Several College of Visual and Performing Arts Departments to Become Schools
Posted: May 19, 2009 at 1:00 am, Last Updated: November 30, -0001 at 12:00 am
Since it was formed in 2001, Mason’s College of Visual and Performing Arts (CVPA) has continued to undergo significant growth in stature, enrollment and infrastructure.
Keeping in line with other state university arts programs of the same size and stature as CVPA, several departments within the college will become individual schools this fall.
With support from Mason Provost Peter Stearns and the faculties of each department, the Departments of Music, Art and Visual Technology and Dance will be designated as the School of Music, the School of Art and the School of Dance, respectively.
William Reeder, dean of CVPA
Creative Services photo
The Theater Department, Film and Video Studies, Arts Management and Computer Game Design programs will retain their current designation.
The decision was made at the Board of Visitors’ final meeting on May 6.
“As the college has continued to grow and expand, the music and dance programs now compete for students with conservatories such as the Peabody Conservatory and the Juilliard School,” says William Reeder, dean of CVPA.
“Being designated as schools will increase the prominence and competitive factors of the programs, and I look forward to the many advantages this will bring to the college.”
In recent years, CVPA has added new degree programs in arts management, film and video studies and computer game design.
The college continues to expand: Art programs will move into a new building in the fall (to be called the School of Art Building), a new performing arts building for music and dance (to be called the Donald and Nancy de Laski Performing Arts Building) will begin construction in June, and the Hylton Performing Arts Center on the Prince William Campus will open in 2010.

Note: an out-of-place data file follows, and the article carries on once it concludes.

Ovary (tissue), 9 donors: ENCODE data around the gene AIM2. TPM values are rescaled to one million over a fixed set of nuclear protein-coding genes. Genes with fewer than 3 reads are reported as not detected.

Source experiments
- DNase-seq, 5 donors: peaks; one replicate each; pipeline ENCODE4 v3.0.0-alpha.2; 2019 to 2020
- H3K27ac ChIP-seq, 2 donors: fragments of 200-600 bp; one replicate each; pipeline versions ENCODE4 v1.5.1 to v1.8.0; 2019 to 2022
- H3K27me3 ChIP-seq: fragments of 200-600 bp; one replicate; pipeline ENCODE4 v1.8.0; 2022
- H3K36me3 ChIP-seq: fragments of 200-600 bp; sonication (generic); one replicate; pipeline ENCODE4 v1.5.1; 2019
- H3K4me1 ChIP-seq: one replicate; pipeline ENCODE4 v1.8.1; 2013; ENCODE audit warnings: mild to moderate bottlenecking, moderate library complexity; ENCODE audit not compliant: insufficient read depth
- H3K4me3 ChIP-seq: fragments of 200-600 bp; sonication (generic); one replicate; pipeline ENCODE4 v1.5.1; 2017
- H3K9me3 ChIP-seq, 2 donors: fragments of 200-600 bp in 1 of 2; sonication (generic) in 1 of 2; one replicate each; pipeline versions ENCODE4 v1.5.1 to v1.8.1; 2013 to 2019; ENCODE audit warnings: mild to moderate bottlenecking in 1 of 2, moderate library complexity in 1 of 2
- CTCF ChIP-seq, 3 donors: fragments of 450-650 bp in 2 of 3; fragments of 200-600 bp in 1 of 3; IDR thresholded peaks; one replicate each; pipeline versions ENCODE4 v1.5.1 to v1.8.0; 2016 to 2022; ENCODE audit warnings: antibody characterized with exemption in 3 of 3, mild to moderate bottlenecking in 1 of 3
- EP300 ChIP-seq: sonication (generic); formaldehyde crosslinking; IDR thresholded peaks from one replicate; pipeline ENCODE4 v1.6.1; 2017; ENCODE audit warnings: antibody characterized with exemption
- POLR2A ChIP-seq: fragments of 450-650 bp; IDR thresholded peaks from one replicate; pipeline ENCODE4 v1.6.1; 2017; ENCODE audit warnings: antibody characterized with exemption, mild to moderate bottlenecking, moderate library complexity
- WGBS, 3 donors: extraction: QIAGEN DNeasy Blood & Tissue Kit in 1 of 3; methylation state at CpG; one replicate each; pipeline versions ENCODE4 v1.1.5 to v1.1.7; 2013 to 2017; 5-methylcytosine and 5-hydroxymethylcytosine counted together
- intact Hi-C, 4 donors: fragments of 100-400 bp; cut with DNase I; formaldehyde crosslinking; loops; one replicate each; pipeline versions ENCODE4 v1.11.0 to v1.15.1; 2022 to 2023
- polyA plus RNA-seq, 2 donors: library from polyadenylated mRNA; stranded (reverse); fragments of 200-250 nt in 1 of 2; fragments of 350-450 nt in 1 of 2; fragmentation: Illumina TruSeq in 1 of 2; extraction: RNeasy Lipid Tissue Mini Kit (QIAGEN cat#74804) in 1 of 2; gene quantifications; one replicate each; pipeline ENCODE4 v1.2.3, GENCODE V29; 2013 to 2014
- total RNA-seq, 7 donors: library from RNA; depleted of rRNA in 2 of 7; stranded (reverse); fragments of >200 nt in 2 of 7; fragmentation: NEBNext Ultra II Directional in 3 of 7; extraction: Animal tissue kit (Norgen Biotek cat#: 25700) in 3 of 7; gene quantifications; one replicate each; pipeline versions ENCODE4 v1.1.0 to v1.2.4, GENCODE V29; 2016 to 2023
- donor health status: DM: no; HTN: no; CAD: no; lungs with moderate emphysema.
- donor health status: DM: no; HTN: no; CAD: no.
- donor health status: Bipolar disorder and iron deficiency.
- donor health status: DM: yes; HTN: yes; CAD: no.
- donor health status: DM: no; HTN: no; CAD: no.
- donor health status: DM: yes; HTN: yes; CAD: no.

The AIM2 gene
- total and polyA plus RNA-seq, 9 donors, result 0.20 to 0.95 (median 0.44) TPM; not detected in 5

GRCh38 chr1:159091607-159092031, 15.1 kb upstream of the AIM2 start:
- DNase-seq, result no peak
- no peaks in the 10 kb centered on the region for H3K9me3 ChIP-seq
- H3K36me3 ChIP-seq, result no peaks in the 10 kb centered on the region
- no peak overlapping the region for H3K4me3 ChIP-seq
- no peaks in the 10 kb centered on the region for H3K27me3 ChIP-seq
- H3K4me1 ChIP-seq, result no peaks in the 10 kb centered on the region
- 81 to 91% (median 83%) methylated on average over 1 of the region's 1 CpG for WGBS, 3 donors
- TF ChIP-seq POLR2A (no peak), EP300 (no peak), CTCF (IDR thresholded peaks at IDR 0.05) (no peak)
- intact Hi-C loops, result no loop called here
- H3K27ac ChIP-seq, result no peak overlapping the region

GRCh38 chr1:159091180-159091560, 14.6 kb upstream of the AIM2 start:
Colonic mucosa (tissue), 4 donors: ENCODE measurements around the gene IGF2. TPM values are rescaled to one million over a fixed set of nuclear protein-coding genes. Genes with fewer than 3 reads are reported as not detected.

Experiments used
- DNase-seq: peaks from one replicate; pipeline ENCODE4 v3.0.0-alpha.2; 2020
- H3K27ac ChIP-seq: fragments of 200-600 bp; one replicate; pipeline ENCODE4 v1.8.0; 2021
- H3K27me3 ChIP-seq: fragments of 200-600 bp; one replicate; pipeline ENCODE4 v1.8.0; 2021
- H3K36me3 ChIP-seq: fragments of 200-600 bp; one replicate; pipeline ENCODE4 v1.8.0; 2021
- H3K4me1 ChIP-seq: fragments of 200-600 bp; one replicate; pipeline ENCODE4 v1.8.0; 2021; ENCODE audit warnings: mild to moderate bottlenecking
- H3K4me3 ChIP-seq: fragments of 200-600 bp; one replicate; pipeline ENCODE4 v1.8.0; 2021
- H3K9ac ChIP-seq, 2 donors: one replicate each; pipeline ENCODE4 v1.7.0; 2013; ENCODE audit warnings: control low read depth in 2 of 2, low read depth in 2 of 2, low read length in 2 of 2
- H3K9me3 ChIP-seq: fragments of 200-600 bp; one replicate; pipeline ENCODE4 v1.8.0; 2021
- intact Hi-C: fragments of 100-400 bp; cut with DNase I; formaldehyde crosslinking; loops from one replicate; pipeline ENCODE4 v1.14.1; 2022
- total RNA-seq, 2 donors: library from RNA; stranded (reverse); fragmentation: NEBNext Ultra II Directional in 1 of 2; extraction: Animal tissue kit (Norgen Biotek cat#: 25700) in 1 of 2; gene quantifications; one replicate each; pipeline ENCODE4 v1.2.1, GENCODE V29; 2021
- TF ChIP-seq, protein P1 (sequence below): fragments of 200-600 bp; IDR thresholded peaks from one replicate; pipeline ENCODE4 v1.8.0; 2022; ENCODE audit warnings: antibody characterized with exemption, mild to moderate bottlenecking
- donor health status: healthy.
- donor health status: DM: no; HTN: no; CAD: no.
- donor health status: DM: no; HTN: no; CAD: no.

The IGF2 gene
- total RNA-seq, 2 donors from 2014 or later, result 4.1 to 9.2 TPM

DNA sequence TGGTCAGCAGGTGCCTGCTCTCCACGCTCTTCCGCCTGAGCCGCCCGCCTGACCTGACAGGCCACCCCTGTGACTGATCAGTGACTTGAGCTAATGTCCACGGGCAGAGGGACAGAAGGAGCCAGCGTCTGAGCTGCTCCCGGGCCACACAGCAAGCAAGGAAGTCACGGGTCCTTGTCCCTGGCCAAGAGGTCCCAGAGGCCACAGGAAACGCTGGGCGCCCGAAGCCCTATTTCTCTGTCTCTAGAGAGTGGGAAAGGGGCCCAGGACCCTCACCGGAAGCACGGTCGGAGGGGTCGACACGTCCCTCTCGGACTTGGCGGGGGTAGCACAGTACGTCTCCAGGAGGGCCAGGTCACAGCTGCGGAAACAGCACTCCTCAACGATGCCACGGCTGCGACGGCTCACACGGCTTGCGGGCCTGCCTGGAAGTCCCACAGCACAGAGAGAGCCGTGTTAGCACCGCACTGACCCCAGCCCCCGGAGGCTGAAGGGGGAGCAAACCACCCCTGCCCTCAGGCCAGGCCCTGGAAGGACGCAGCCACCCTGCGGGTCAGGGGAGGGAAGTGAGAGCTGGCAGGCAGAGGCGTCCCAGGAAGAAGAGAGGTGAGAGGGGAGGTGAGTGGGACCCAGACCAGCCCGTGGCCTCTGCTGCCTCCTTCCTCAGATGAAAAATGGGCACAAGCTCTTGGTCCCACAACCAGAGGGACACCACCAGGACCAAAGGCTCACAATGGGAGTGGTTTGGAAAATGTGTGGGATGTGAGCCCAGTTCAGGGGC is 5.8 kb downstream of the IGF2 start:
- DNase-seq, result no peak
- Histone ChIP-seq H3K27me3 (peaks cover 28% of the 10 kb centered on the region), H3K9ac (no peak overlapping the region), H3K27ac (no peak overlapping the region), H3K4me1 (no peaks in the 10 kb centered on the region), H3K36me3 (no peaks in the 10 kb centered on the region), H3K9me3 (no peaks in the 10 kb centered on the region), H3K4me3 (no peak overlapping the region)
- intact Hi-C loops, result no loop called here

This expansion will allow for added growth in the music and art programs. Music is projected to expand from its current 400 majors to 700, and the new School of Art building can allow for an additional 600 majors, which will evolve through growth in art, film and game design.
Adding to its traditional academic assets, CVPA and its faculty are responsible for several professional undertakings, including the Theater of the First Amendment, Mason’s professional theater group; the Metropolitan Jazz Orchestra; and the American Festival Pops Orchestra.
Mason’s two performing arts centers on the Fairfax and Prince William Campuses represent fully formed professional facilities and infrastructure. Other professional companies and organizations such as the Virginia Opera, the Fairfax Symphony and the American Youth Philharmonic have residencies on campus.
Through residences and performances, Mason’s dance program routinely interacts with some of the nation’s leading modern dance ensembles, including Parsons Dance Company, Hubbard Street Dance and Mark Morris Dance Group.
Nationally prominent faculty members within the college win national commissions and are included in professional international exhibitions.
Programs such as the Visual Voices lecture series and the Potomac Arts Academy provide students an opportunity to interact with the professional arts world and the community.